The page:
There may not be a sharp surface trough early Friday with the wind shift, and instead a more gradual shift. There may be a brief increase in convergence as the winds shift, but I doubt a big band will develop and swing south. Regardless, the favorable conditions for enhancement and upslope suggest good snows will continue into Friday morning, especially in the higher terrain of the primary and secondary Snowbelt.
With the winds gaining a more northerly component early Friday morning, the connection should shift south of the lakeshore and Cleveland metro and hit the central highlands. Because this is occurring during a period of enhanced large scale ascent from the vort max, and because there’s not only a Lake Michigan connection but also the low level winds hitting the axis of the higher terrain at nearly a 90 degree angle, there’s definitely a risk for some pretty good snows for a few hours in the central highlands Friday morning.
Forecast soundings from MFD for early Friday still show moisture and CAPE through the entire DGZ, with the flow hitting the terrain at nearly a right angle. When factoring in the modest lift with the vort max and a likely Lake Michigan fetch, the conditions do appear ripe for another decent period of snows in the central highlands wherever the Michigan fetch sets up Friday morning. Decent snow showers could continue well east across the rough terrain south of route 30 and produce up to an inch or two in spots, making for a rough Friday morning commute in locations well outside of the normal Snowbelt.
Synoptic lift goes away and moisture depth decreases Friday afternoon as the trough pushes east. Lake effect conditions remain OK downwind of Lake Erie, so with a WNW wind some snow showers will likely continue across the Cleveland metro and primary Snowbelt…but nothing extreme. Winds turn W and then SW Friday night, but with inversion heights crashing I highly doubt there’s much if any attempt at activity re-organizing on the west flow Friday evening.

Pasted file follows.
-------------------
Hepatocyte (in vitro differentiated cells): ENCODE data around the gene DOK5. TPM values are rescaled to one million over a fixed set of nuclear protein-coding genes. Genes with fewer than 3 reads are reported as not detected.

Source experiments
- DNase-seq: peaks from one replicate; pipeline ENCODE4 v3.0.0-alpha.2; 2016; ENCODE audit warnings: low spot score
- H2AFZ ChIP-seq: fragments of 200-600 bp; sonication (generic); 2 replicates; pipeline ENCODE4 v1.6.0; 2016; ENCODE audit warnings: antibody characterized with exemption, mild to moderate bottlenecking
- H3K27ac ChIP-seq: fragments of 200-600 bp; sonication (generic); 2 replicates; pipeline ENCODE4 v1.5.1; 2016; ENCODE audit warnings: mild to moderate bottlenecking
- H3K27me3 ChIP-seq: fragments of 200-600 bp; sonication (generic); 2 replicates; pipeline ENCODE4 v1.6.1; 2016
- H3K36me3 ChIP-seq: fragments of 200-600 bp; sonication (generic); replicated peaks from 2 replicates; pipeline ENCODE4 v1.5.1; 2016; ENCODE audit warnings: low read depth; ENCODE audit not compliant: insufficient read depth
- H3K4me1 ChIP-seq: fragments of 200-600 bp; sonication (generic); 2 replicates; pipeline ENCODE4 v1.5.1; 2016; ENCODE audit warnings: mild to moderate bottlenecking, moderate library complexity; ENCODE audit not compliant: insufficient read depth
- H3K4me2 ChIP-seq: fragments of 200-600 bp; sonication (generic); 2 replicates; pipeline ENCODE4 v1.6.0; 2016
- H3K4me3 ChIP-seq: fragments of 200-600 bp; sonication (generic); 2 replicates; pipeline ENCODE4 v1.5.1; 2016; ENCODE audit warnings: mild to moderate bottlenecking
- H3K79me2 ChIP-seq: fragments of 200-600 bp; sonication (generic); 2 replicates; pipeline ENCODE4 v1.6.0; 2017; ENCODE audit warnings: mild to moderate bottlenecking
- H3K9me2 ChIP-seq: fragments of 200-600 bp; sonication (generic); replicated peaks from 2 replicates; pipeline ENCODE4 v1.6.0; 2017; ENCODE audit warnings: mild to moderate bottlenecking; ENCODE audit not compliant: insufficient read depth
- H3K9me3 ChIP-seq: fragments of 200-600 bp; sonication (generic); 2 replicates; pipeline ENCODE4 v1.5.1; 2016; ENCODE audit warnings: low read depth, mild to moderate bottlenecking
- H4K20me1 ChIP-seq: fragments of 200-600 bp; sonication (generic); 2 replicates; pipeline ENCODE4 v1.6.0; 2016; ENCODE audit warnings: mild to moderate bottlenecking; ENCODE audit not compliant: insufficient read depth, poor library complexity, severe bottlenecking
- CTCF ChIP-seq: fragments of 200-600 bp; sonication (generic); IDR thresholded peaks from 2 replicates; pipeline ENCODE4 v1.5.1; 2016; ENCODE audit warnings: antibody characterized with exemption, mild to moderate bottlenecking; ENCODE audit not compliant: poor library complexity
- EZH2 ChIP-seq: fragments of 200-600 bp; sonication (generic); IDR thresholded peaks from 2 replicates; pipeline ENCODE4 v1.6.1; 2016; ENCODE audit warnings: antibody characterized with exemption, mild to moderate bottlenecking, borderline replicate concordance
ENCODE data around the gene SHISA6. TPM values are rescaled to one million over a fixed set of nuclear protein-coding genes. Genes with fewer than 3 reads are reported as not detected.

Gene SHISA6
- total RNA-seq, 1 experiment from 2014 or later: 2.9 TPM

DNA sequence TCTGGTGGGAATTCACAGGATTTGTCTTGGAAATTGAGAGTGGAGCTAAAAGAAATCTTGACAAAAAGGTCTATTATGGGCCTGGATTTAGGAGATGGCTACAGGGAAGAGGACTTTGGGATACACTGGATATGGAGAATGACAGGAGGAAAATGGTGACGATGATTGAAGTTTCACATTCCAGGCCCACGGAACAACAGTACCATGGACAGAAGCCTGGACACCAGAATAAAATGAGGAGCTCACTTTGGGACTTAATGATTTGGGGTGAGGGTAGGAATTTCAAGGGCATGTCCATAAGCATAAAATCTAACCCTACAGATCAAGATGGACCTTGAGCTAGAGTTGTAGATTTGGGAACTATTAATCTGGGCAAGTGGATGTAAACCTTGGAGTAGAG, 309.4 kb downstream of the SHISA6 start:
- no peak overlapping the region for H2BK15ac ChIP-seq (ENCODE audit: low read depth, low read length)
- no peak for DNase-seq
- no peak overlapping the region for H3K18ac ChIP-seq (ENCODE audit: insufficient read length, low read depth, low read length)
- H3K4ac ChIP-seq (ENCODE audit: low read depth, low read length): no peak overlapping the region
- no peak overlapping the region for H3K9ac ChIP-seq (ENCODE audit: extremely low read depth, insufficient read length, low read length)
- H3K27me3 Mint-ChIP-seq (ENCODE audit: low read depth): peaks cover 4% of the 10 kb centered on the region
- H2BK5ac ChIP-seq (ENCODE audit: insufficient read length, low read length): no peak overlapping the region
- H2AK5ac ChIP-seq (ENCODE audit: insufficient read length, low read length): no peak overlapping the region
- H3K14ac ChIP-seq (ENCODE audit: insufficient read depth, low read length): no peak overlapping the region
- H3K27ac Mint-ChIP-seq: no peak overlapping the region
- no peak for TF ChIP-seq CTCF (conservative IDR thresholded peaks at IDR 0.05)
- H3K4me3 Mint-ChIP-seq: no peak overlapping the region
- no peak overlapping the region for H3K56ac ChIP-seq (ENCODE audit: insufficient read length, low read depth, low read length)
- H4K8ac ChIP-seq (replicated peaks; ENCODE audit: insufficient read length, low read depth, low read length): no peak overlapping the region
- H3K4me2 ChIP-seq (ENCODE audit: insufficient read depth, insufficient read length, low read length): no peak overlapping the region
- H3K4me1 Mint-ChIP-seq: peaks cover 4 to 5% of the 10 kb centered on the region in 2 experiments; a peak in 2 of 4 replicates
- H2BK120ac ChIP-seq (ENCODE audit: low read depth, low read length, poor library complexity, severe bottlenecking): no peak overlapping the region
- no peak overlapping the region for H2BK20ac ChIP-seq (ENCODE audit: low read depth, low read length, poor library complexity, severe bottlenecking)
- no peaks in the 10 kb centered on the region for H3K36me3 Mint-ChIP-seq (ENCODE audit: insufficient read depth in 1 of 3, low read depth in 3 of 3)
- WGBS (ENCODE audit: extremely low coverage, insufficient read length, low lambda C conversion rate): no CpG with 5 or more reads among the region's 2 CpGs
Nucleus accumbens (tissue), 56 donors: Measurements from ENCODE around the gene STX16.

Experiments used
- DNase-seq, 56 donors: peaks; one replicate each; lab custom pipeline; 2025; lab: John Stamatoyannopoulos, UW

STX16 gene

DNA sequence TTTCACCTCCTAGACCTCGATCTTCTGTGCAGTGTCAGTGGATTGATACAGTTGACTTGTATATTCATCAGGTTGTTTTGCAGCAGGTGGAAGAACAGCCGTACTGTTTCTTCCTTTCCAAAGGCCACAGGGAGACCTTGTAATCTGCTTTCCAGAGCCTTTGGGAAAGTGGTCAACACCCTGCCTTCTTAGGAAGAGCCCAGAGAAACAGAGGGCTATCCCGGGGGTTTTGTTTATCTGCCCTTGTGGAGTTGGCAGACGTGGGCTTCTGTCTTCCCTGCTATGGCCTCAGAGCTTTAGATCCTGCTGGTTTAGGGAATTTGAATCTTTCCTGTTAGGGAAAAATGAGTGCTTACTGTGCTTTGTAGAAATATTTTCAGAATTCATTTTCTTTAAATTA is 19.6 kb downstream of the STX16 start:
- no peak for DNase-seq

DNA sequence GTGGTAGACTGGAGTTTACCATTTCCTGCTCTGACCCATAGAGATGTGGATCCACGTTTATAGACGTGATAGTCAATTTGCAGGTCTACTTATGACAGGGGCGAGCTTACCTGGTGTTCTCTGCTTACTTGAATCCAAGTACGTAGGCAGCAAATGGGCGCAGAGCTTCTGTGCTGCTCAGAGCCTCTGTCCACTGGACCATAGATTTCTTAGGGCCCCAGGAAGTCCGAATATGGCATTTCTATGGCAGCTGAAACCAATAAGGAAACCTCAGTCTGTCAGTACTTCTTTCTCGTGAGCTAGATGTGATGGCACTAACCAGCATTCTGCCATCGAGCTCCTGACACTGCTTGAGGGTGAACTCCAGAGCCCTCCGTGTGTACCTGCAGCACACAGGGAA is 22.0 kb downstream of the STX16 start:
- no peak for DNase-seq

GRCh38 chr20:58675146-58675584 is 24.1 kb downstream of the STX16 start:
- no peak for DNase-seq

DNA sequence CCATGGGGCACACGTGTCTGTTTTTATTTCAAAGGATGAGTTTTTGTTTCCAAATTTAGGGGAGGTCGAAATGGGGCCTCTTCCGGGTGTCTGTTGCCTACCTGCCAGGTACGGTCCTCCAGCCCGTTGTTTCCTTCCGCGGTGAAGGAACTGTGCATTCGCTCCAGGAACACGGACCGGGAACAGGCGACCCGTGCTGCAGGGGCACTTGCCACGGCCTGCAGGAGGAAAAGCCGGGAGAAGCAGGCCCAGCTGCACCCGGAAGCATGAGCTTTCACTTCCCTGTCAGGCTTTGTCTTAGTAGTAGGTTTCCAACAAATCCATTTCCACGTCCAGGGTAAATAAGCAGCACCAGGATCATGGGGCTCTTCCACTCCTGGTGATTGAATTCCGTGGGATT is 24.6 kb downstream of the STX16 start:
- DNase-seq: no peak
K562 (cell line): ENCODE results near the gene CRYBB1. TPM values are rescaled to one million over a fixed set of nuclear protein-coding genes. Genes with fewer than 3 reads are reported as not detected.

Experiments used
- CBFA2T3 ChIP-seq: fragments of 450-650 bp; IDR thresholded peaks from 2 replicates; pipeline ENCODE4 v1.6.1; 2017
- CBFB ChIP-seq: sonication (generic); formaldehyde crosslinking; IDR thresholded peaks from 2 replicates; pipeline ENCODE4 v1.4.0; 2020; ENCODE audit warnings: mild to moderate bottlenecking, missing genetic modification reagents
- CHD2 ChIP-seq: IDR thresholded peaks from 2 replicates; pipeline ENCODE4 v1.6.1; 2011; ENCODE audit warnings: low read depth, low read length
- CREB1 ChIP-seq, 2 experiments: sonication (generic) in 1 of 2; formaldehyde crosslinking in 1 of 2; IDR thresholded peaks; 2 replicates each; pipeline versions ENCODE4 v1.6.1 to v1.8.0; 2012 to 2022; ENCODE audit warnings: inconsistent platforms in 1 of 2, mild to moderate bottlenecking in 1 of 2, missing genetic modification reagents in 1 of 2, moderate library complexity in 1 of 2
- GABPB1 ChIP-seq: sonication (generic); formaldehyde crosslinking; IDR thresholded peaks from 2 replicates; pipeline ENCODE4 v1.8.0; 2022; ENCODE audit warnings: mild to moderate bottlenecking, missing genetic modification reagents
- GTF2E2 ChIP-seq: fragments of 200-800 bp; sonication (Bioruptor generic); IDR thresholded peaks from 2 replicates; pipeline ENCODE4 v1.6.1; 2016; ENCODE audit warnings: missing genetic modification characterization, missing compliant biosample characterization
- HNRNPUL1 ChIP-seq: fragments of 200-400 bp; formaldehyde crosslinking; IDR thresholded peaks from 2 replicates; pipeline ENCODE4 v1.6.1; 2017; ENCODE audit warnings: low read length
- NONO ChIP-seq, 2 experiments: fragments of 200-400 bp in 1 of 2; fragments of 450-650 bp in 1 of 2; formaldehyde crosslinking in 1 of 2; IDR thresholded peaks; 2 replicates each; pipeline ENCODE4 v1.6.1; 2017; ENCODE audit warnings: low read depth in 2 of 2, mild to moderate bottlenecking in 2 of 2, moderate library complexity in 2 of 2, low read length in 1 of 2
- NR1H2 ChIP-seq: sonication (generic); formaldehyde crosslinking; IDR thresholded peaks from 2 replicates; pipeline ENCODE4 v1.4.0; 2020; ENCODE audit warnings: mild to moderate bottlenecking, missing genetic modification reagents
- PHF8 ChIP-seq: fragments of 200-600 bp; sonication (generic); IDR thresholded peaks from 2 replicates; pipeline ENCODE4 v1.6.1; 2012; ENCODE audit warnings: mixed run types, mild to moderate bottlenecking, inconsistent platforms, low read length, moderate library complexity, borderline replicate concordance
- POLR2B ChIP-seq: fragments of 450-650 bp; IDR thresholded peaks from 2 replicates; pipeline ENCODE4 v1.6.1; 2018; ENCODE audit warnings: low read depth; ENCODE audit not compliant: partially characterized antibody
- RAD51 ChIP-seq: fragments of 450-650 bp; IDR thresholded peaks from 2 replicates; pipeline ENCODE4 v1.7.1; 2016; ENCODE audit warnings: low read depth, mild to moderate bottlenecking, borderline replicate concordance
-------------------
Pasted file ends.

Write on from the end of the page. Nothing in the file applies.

A note about the hi-res models…there is no ice cover over western Lake Erie except for near the Canadian shoreline, and even there it’s slushy. The hi-res models show a little bit of clearing and radiational cooling over the ice Thursday night into Friday morning. Satellite imagery showed that there isn’t ice here (and even so there is still some moisture and heat flux through ice), so these models likely are erroneously light on snow amounts from Cuyahoga County southwest into Lorain and Medina Counties due to incorrectly shaving like 60 miles off the fetch and then making that air colder than the air over the surrounding land.